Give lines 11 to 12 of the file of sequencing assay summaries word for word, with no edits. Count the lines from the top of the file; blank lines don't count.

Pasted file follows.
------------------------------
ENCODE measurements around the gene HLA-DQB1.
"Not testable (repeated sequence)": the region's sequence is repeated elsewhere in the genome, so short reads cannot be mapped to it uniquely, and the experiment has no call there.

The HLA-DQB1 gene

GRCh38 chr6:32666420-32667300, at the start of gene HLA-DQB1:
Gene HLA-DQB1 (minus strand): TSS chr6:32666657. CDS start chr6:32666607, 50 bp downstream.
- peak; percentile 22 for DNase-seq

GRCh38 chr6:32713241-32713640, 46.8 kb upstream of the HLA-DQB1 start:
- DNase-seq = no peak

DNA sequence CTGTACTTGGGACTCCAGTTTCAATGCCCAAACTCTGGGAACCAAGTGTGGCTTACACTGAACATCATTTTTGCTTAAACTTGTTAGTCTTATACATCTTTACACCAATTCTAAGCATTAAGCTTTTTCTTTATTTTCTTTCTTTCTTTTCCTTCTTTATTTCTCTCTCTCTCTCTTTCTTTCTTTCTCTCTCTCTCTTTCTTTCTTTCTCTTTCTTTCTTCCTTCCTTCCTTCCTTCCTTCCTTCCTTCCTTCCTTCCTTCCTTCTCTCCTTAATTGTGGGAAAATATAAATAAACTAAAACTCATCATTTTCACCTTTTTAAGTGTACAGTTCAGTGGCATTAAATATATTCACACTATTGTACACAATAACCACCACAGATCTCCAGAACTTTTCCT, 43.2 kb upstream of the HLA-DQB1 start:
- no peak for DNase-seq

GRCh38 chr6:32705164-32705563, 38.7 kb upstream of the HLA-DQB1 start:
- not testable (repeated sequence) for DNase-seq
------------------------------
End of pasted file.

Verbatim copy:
GRCh38 chr6:32705164-32705563, 38.7 kb upstream of the HLA-DQB1 start:
- not testable (repeated sequence) for DNase-seq